It’s not often that I go to the Westfield Sydney building other than to simply short-cut through it. To me it has virtually no appeal. It’s clean-cut, it’s geared to high fashion, it lacks soul, and it resembles just about every other Westfield I’ve set foot in. There is one consolation, though, a redeeming feature that’s more about the food rather than the fashion. Yes it’s decked out in that typical Westfield outfit but the choice of eateries is a little off the path of your average food hall.
Din Tai Fung has been going strong down at World Square for quite some time now so it’s great to see an express version open in the next phase of Westfield Sydney. The same drill applies with filling out your order before taking a seat and awaiting the dumpling action, except here you take your buzzer and find your own table in the sprawling communal eating area.
Being an express set-up, the tick-your-box menu is an easy layout of 5 appetisers, 6 dumplings, 3 wok, 3 soup, 8 noodle and 6 rice/combo dishes. Let’s not forget about the 5 dessert options. It’s been a few years since I had a Din Tai Fung xiao long bao (5.9) so it was a no brainer that I try them here. The skins are not as delicate as some and the burst of salty sweet broth is light, flavoursome and very fulfilling.
The next steamer load reveals some fairly ordinary shrimp & pork jiao ze (6.5) but my eyes were set on the vibrant colour of the vegetable wontons (6) wading in spicy sauce. These slippery little suckers are delicious and the sauce is nowhere near as spicy as it appears. A perfect bowl of goodness for a cool autumn day.
Sadly no noodle dishes were available on this visit but there’s enough on the menu to make up for their absence. Progressing on with the dumpling theme I grabbed a serve of shrimp & pork shao mai (9.8) and as I sunk my teeth into the first one I not only burnt the roof of my mouth but the hot broth escaped from a fissure and burst down my chin. Needless to say I was a little more gentle with the next one as I took it easy and drank its soupy nectar before demolishing the meaty innards and crowning prawn.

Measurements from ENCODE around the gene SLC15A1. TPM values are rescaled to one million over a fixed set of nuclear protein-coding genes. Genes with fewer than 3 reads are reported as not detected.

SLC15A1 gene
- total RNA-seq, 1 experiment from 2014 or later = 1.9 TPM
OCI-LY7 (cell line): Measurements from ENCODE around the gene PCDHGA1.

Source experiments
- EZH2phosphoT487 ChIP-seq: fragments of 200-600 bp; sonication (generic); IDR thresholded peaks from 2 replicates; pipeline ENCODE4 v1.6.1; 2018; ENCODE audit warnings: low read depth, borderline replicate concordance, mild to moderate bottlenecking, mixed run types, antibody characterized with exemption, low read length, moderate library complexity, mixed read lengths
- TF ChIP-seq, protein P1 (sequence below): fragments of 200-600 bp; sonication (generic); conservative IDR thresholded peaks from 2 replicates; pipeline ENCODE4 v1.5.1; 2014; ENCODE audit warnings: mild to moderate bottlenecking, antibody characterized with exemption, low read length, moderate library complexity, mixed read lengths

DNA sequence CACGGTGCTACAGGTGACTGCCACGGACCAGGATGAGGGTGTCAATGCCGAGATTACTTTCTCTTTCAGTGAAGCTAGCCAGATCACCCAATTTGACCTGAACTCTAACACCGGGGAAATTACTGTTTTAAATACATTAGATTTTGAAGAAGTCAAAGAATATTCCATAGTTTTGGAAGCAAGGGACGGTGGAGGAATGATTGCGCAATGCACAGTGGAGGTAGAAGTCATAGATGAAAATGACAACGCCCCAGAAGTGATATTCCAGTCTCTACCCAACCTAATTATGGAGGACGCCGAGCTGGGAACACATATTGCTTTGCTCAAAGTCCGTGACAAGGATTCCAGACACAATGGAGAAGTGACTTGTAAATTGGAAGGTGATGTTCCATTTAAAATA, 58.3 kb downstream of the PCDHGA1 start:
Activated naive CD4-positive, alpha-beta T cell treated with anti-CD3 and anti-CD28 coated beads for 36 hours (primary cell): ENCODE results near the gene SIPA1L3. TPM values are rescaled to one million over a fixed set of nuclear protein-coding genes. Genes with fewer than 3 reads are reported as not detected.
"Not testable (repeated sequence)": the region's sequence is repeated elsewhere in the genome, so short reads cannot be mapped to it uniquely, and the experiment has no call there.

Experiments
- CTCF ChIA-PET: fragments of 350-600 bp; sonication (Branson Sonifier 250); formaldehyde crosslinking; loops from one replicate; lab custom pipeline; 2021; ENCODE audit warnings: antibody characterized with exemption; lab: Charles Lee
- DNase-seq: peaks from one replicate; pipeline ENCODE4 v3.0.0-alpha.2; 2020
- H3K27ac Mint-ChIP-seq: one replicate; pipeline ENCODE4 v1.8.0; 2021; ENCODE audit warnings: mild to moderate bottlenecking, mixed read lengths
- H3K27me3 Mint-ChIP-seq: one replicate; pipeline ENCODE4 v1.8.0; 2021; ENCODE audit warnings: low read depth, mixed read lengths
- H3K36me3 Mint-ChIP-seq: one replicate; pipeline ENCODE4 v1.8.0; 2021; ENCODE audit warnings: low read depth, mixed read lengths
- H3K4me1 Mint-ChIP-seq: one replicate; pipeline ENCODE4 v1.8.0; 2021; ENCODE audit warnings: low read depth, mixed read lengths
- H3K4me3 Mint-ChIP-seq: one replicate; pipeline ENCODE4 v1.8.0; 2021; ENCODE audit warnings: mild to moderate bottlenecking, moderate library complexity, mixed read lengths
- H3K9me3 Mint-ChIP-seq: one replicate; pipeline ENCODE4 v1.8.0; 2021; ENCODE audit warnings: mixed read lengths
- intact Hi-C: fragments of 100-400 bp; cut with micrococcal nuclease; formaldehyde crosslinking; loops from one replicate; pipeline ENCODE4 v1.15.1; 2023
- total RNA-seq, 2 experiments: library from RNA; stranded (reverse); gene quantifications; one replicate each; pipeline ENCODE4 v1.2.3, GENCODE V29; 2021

The black pepper beef (12.8) was a hasty choice when I was told there were no noodles available and sadly it was the runt out of everything ordered. Paying this much for such a measly serving was one thing but the crap-load of tenderiser used on the beef made its texture a rather off-putting. Add in a gloopy and slimy sauce and I’m regretting putting money on something like this when I could have had more dumplings.
Our final steamer of goodies was a mini buns trio (5.5) – one each of a black sesame, red bean and taro. They’re small enough to pop into the mouth and savour the sweet paste within. A cigar-shaped golden red bean roll (2.9) finished the lunch off nicely and here’s hoping my next visit has me trying a few of the noodle dishes.
Update: I have returned to DTF several times since writing this post and tried the cha jiang noodles (12.5). This is one of my all-time favourites and the one they dish up here is pretty good, despite the hefty price tag. Containing minced pork, soya beans and dried bean curd it’s well-worth queueing up for.